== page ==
Looks like Sony has gone from prosecuting pirates to becoming one. Only days after the PS4 announcement too.
Over at the KDE Blog, Jonathan Riddell explains that Sony is using a KDE icon in violation of the LGPL3 license under which it is released:
The page in question is a ‘Choose your Vaio‘ webpage on the Sony UK site.
What does one do in cases like this? It seems that legal action would be a waste of time and money…hopefully, Sony takes note of this and corrects the issue. They’ve been heavily invested in Linux and Open Source for many years now with their platforms and I’d like to think they’d have learned from their rootkit debacle that you should act quickly to fix things before they blow up on the internet.
Sometimes I read comic books. I would hope that some of you do as well. I collected the paper version of comic books when I was a kid (Mostly Superman and Spiderman) and I’ve graduated up to the digital version now. Comic books in digital format usually use the .cbz or .cbr file extension. To read these in Windows or on my Linux desktop (I was running XFCE for the year or so) I had to use a specialized application…a comic reader…to do this.
The program I used in Linux was called Comix and it did a great job when I used XFCE. I know you can also use Evince and I’m sure it does every bit a good job as Comix does. Both are GTK applications though. Since I now use KDE 4 on my primary workstation, I wanted to see if there was a Qt application that I could use and I was very disappointed when I didn’t find any. So, there I was with comics in my Home Directory collecting dust with nothing preferable (read: Qt based) to open them up to read them. I double clicked on one of them in frustration….and I was surprised when it opened right up.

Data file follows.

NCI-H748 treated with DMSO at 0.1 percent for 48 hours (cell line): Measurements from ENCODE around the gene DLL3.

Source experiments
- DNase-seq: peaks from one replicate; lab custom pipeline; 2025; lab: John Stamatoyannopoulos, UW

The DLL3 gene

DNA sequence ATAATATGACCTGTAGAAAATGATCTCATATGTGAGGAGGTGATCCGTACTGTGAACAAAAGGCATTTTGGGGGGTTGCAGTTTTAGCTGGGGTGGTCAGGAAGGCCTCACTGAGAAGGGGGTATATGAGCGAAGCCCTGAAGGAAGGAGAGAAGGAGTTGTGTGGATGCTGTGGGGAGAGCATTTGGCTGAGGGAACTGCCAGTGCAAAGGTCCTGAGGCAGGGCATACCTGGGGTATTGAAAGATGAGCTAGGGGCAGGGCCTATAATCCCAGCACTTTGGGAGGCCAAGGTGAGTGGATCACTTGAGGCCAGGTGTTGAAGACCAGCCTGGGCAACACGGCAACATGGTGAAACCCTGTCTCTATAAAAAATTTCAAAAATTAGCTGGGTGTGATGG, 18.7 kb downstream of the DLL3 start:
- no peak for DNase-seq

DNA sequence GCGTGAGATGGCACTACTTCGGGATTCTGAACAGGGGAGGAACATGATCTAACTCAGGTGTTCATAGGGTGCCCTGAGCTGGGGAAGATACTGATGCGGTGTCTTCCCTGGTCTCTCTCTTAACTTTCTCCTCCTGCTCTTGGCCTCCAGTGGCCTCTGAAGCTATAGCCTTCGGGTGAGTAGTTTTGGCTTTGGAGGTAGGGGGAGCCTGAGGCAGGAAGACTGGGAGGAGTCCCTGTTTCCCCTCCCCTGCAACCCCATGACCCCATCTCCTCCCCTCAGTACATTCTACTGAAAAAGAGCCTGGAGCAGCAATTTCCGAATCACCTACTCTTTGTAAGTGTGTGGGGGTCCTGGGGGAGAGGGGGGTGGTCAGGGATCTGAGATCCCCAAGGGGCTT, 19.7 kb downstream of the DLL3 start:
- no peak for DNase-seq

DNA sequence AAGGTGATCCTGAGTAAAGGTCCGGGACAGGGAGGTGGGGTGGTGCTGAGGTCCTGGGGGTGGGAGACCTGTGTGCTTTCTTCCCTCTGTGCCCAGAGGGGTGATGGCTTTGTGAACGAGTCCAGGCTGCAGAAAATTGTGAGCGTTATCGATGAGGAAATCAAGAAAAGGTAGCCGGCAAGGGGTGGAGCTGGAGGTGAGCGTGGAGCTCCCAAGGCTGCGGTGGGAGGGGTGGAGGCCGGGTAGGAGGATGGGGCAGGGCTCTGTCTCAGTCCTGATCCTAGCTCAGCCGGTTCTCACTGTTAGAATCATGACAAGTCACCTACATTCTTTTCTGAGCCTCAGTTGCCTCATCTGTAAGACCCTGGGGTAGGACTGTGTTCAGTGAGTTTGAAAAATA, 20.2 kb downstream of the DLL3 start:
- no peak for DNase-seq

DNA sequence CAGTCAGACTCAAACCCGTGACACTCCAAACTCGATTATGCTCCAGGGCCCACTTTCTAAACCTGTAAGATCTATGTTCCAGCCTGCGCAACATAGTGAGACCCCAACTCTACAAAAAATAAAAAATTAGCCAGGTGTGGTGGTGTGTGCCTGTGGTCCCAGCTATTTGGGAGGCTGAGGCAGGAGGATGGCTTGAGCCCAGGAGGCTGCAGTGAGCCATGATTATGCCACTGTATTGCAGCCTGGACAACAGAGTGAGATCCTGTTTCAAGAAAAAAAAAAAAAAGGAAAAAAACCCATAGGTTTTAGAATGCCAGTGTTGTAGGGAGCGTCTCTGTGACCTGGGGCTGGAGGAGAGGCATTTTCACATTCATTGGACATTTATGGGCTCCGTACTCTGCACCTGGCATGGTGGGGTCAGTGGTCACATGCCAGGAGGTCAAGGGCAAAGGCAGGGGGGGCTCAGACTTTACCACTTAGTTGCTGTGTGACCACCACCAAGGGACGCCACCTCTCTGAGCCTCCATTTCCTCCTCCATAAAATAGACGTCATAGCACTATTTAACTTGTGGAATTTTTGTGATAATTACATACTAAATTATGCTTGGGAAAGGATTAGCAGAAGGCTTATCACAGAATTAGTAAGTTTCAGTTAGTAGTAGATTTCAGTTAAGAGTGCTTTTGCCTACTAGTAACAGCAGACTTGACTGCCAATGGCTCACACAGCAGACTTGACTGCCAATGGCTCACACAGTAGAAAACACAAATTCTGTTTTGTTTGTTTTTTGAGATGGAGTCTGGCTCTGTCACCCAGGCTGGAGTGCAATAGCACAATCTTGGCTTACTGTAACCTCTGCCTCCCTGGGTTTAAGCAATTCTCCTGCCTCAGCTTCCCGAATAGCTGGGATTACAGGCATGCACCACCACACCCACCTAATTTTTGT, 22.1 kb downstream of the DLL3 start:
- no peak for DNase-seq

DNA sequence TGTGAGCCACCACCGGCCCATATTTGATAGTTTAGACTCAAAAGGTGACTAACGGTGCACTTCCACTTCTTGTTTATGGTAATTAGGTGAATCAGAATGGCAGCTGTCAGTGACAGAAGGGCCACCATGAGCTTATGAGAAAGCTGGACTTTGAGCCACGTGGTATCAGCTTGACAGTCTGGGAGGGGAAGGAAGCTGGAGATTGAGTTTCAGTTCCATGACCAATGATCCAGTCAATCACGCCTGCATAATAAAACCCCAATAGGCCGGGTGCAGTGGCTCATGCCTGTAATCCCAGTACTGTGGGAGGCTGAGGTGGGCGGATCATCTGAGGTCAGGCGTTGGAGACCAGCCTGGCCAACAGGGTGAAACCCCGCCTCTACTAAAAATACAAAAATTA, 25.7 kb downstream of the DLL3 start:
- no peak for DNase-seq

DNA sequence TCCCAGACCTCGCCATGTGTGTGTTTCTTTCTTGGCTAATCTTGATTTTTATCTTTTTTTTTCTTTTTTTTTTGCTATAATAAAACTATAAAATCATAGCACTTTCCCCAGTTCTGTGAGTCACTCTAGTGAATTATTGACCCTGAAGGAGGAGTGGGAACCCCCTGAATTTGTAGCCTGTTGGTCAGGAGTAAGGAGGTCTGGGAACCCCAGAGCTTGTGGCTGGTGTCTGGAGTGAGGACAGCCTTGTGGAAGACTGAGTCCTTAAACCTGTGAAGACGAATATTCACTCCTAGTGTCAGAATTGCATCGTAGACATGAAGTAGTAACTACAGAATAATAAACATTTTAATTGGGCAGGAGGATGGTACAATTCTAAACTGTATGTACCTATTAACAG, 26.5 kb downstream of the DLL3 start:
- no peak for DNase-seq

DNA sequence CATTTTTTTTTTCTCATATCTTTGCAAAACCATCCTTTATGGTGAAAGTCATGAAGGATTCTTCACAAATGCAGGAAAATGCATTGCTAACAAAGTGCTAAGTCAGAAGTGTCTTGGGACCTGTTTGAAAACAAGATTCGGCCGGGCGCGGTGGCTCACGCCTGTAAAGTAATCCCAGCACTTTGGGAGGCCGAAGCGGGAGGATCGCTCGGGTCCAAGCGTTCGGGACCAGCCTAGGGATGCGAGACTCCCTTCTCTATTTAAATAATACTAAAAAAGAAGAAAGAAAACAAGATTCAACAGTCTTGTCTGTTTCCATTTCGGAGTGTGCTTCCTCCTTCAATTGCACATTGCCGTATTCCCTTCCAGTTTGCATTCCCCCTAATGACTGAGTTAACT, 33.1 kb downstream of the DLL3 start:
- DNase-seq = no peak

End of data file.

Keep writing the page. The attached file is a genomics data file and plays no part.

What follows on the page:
Okular, the do-it-all reader for KDE4 opens up every comic book I throw at it. I was saved…rather, my comic collection was saved. Very handy that the KDE4 devs put in such a great tool to open so many formats. So if you’re looking for something that can handle your comic collection, look no further than Okular which comes preinstalled with most KDE4 based distributions.